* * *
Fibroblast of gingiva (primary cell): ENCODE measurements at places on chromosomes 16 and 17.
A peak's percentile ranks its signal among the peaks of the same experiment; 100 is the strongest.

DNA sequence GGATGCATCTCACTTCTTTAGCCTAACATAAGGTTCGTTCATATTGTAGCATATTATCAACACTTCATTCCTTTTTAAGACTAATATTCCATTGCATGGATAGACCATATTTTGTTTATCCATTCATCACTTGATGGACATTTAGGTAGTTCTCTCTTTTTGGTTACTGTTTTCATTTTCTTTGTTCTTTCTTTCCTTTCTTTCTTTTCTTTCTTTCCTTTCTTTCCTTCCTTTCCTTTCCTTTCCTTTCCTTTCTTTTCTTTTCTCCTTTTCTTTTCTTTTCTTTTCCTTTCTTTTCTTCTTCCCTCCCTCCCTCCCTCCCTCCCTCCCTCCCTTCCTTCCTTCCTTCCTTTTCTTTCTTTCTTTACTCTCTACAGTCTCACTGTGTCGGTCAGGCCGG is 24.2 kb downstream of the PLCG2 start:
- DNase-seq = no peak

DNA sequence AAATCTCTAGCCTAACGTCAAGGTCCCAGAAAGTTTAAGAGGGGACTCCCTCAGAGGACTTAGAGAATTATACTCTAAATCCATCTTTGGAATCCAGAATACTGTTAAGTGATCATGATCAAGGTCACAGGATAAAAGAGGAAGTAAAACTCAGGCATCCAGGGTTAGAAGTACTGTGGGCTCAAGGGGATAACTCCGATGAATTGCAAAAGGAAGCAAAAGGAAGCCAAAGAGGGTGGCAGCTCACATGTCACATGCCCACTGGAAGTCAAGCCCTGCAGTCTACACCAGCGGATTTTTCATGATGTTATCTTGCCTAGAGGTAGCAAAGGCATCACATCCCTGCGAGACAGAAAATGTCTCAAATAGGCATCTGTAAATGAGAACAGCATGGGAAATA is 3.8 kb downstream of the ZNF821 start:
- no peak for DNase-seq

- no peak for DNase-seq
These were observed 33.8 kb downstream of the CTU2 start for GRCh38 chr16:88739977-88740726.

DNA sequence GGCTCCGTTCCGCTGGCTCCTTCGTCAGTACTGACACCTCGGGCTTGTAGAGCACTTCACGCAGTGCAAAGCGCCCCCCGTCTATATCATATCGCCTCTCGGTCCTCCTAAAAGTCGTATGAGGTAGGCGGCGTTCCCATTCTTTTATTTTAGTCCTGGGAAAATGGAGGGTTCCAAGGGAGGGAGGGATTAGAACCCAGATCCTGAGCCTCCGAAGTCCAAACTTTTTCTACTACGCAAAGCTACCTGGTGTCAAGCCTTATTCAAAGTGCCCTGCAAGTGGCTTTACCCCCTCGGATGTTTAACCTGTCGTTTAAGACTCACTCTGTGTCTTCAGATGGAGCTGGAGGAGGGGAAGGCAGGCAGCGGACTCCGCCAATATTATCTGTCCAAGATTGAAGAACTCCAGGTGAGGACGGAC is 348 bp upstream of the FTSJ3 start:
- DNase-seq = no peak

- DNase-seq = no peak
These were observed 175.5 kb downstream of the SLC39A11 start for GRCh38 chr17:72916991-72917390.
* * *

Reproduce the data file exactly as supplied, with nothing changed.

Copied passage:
Fibroblast of gingiva (primary cell): ENCODE measurements at places on chromosomes 16 and 17.
A peak's percentile ranks its signal among the peaks of the same experiment; 100 is the strongest.

DNA sequence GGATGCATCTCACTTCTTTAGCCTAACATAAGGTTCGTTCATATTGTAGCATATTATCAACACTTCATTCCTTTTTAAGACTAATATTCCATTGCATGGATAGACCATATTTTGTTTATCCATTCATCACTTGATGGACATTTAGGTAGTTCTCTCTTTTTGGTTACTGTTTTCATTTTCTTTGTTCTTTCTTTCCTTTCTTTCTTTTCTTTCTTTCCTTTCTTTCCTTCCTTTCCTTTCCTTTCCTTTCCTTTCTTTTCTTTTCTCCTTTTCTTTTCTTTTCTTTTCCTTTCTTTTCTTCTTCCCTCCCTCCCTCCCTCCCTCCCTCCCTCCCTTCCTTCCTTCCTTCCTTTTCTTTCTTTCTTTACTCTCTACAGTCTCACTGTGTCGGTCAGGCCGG is 24.2 kb downstream of the PLCG2 start:
- DNase-seq = no peak

DNA sequence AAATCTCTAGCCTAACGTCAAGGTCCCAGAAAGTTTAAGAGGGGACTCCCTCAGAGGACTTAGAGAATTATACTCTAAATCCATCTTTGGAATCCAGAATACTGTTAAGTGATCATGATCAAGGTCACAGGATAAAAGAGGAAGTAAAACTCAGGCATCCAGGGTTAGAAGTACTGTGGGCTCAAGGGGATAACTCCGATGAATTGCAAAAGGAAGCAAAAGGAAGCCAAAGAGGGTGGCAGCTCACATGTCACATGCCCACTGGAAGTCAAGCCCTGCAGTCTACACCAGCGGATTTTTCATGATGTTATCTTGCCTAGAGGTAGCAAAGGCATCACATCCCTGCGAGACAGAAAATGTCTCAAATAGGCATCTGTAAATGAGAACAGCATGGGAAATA is 3.8 kb downstream of the ZNF821 start:
- no peak for DNase-seq

- no peak for DNase-seq
These were observed 33.8 kb downstream of the CTU2 start for GRCh38 chr16:88739977-88740726.

DNA sequence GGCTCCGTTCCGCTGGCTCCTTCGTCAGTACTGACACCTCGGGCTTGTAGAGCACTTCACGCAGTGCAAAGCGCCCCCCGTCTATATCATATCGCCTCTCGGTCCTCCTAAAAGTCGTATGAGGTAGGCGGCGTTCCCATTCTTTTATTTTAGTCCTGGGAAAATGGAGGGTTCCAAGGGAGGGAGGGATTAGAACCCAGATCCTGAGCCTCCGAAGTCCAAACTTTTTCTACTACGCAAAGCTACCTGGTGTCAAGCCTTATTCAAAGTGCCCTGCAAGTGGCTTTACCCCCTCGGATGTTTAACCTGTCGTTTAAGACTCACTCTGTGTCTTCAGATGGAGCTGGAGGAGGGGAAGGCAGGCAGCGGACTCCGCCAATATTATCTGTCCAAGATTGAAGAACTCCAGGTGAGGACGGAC is 348 bp upstream of the FTSJ3 start:
- DNase-seq = no peak

- DNase-seq = no peak
These were observed 175.5 kb downstream of the SLC39A11 start for GRCh38 chr17:72916991-72917390.